Clear Creek Elementary art teacher David McGee has been working with his students to discover how art can be used to raise awareness about social issues. They are preparing their own representations of $100 bills in order to alert government officials to the dangers of lead poisoning.
Unseen lead contamination in both residential and working environments puts hundreds of thousands of children and adults at risk each year. The industrial use of lead has been limited since the 1970s, but residual lead dust, primarily from gasoline and paint, often remains in homes, yards, parks, and playing fields.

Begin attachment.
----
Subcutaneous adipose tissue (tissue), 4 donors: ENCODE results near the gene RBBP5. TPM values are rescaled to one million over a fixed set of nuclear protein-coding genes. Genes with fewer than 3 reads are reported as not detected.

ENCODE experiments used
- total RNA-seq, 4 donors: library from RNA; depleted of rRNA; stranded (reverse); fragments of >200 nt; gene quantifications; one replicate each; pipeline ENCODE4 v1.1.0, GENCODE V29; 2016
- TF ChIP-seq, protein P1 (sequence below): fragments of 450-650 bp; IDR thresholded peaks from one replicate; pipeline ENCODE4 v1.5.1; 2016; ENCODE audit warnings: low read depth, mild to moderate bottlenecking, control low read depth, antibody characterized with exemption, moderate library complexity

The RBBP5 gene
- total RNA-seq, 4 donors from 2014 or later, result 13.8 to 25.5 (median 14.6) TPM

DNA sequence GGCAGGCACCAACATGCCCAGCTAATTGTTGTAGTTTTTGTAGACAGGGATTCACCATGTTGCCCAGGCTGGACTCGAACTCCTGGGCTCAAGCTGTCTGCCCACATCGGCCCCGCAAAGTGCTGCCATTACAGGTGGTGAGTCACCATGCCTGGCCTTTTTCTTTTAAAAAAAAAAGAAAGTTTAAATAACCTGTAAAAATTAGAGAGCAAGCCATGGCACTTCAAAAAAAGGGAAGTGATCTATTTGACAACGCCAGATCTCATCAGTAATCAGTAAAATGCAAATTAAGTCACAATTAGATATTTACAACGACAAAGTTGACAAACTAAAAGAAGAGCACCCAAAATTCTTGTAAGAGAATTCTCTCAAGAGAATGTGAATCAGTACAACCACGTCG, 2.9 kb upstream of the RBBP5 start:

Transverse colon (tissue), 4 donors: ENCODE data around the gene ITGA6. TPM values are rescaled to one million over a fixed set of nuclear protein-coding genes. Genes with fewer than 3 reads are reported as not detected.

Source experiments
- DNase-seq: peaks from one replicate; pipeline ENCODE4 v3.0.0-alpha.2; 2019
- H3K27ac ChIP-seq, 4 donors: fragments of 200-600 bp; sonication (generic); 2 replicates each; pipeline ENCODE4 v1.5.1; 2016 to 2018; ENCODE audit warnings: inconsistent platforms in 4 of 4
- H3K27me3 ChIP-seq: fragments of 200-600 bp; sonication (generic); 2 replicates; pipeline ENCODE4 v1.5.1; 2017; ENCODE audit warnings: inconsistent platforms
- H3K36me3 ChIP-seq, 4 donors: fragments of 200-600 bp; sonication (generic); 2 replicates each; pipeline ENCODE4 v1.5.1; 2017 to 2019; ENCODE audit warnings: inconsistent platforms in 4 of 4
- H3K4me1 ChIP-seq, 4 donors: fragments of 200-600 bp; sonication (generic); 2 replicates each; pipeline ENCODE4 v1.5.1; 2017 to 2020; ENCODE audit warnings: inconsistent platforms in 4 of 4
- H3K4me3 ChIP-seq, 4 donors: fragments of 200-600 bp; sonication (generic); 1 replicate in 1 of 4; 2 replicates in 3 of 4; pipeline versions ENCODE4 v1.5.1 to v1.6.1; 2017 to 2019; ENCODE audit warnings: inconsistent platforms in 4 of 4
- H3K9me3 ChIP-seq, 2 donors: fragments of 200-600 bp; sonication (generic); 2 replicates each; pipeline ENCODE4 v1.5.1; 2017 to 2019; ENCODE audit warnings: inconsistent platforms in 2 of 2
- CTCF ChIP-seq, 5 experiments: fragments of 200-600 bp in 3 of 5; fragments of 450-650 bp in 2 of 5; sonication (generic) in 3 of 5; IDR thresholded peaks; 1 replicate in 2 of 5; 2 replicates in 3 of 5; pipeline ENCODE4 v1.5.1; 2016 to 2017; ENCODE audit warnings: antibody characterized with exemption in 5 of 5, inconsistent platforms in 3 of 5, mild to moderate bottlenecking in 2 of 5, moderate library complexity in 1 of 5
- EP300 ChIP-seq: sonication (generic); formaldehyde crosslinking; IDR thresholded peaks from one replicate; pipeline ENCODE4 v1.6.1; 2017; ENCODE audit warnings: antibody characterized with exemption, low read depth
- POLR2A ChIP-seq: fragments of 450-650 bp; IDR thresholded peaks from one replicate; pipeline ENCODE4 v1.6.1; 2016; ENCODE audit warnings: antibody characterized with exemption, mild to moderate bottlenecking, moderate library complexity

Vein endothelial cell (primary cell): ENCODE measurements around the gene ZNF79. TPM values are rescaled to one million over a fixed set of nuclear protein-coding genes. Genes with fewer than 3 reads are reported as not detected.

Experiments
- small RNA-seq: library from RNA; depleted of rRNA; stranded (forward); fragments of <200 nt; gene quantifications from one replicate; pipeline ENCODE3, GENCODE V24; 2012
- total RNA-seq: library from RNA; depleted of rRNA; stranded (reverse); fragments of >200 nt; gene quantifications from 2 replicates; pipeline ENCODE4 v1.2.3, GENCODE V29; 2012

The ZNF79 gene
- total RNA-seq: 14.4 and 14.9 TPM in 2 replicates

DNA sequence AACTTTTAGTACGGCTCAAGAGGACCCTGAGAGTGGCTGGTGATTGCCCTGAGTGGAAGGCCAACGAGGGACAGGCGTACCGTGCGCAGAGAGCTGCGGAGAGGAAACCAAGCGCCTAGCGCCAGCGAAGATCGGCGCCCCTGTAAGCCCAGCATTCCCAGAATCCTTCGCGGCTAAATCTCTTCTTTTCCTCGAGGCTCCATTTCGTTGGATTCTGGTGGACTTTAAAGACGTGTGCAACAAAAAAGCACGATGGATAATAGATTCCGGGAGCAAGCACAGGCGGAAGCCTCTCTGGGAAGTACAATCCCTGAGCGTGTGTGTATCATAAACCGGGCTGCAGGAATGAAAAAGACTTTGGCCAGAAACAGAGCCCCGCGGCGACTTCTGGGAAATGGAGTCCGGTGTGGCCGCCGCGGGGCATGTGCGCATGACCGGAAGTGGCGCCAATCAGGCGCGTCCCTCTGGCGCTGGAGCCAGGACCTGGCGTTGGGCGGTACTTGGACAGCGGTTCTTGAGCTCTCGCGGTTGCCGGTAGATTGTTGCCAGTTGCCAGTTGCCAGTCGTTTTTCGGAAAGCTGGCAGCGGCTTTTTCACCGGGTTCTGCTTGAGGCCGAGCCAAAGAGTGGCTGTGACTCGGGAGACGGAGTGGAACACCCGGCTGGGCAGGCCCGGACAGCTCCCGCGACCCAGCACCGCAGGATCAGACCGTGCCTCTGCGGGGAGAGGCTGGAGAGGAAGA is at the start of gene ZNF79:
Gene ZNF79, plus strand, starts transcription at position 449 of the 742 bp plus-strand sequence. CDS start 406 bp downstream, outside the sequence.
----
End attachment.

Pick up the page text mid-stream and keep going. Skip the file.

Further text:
Additionally, experts warn that vinyl mini-blinds, hobby materials such as fishing weights or brass items, and old unsealed bathtubs can be additional sources of lead exposure.
Although adults can be affected by lead poisoning, the danger to children is the greatest. Prolonged exposure to lead can af- fect brain development and cause learning dis- abilities. Other consequences include lowered IQ, behavior and attention problems, hearing damage, nervous system and kidney damage. Continue reading